On his “retirement” in 2010 to manage his golf course
Yeah but, you see, that was a myth. That's complete misinformation. And this is why I'm so unhappy with the rest of the guys in the band (Judas Priest), because they told you and all of the fans something that's complete misinformation. But they only told you that because they don't want to get into the details. Because in December 2010, I decided not to do the farewell tour. The tour that we all said we were going to retire. We were going to retire the band. It was going to be the end of the band. And so we were being asked to put together a press release about the end of the band and all of us retiring Judas Priest. But we were going to do a farewell tour and we were asked by the management to think of a name for the end of the band and the farewell tour, and it was going to be called the Epitaph Tour, which I wasn't particularly keen on.
So, what was it that I was not going to do that everybody else was going to do? There was only one thing that I was not gonna do: It was the retirement tour. I said, "I'm not gonna do it." I didn't know they were going to carry on for another 10 years! I thought they were going to do the retirement tour, which I wasn't going to do. Even if I did retire, like they told everybody, to look after my golf course — (a course) that had been open for seven years and there was a professional management company there, an American company, big company called Troon, a global international golf management company. They were brought in to manage the golf course, and it had already been open. I was doing world tours while the course was up and running. I didn't need to do any of that. This is why I am disgruntled about the whole thing, because it made me look like a deserter. It made me look like I jumped ship and deserted the fans. "Oh Ken, he's retiring to look after his golf course." Well, thanks a lot. ... I feel as if I'd been ousted out of the band, No such thing as retirement.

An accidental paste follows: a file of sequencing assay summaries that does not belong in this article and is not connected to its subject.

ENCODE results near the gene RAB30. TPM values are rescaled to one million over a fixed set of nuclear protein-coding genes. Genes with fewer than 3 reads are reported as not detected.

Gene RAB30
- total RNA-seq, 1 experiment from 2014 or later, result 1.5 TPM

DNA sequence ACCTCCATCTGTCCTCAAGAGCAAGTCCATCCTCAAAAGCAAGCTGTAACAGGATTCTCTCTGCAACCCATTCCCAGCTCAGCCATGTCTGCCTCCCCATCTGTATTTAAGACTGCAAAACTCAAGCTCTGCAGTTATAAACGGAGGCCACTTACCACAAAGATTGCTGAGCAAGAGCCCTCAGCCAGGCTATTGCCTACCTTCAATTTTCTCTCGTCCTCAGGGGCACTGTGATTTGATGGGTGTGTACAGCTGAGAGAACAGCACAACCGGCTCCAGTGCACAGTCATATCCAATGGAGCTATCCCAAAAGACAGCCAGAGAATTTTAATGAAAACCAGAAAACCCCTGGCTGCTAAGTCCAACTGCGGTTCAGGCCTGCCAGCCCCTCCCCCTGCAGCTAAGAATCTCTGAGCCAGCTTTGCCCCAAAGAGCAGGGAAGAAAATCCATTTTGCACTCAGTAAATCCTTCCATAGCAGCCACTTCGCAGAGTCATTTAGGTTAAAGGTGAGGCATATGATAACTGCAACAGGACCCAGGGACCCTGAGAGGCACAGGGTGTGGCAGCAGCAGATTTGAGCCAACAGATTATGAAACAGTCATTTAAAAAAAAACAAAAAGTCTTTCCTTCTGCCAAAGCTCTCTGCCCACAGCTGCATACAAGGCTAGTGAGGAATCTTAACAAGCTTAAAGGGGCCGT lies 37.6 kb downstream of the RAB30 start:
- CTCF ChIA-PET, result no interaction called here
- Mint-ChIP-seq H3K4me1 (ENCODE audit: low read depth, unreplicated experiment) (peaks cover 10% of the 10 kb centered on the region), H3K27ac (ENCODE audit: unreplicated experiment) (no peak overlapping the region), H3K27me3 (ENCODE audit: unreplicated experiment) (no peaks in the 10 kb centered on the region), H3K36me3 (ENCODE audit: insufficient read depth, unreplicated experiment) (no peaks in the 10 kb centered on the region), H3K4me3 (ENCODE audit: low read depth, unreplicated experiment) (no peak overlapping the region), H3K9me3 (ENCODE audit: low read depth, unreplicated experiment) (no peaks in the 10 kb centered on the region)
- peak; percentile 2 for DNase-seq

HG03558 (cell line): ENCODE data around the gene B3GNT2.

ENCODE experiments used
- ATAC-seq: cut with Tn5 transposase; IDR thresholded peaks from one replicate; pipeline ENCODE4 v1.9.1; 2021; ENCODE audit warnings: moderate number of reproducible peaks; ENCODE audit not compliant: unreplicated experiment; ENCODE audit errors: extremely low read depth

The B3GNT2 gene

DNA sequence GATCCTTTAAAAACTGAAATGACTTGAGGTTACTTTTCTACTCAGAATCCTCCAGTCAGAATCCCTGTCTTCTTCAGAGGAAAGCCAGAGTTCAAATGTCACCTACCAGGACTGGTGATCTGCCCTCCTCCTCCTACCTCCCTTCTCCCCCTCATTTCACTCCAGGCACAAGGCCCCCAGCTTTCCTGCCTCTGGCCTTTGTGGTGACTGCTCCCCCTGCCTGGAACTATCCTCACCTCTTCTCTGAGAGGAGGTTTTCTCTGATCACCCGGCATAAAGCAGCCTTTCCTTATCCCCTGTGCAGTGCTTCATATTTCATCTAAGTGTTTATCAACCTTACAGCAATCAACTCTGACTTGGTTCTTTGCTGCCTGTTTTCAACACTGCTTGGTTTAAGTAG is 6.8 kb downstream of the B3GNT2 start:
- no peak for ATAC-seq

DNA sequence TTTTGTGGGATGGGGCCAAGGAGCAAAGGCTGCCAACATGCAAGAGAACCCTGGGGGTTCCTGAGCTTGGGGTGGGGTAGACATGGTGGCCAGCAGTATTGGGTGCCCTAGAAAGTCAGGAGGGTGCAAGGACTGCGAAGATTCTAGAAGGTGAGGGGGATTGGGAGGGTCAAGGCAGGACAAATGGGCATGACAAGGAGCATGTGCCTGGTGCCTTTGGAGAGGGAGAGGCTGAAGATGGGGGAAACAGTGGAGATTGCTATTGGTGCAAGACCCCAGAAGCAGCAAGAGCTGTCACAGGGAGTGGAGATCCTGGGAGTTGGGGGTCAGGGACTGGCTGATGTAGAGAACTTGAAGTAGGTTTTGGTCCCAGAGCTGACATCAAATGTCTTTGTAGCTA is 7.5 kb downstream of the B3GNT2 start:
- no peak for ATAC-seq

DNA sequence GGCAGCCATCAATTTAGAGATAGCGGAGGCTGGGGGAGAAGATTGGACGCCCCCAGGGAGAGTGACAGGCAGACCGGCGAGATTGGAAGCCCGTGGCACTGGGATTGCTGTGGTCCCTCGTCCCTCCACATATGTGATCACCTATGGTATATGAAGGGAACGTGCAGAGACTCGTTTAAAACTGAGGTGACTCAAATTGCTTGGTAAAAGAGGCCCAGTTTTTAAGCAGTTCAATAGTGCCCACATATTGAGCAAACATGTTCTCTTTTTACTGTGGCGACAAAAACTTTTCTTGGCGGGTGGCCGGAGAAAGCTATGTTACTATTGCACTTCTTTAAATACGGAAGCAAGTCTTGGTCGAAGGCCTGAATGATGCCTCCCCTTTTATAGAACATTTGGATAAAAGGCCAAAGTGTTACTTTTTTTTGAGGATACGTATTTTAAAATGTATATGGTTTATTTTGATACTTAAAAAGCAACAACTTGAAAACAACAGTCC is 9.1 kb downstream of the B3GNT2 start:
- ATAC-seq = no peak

K.K. Downing may no longer be a member of Judas Priest, but the guitarist is dedicated to continue his legacy as one of the founders of Judas Priest through his own project called K.K.’s Priest (shown above). The group’s debut album, Sermons of the Sinner, consists of a lineup Priest fans will be familiar with: Tim “Ripper” Owens (Judas Priest vocalist from 1996-2002), guitarist A.J. Mills, bassist Tony Newton, drummer Sean Elg and occasional contributions from former Priest drummer Les Binks.
Read an interview with K.K. Downing in the Feb/Mar 2022 edition of Goldmine magazine (above) about the beginnings of Judas Priest. You can order a copy here.
Or get the Collector's Edition of the issue (below), which has an alternate cover in a slipcase and a rare, collectible 8x10. Only 200 made and it is almost sold out!
Furthermore, you can win a Vintage Shot of Judas Priest (shown below). Goldmine and Rock Scene Auctions have teamed up to give you the opportunity to win an 17×22″ photo print of Judas Priest — Rob Halford and K.K. Downing onstage — live in 1979, photographed by Mark Weiss. Click here.
Also, finally, listen to an extended interview with K.K. Downing on our Goldmine Podcast this Friday at www.goldminemag.com/page/podcasts. Go there to check it out.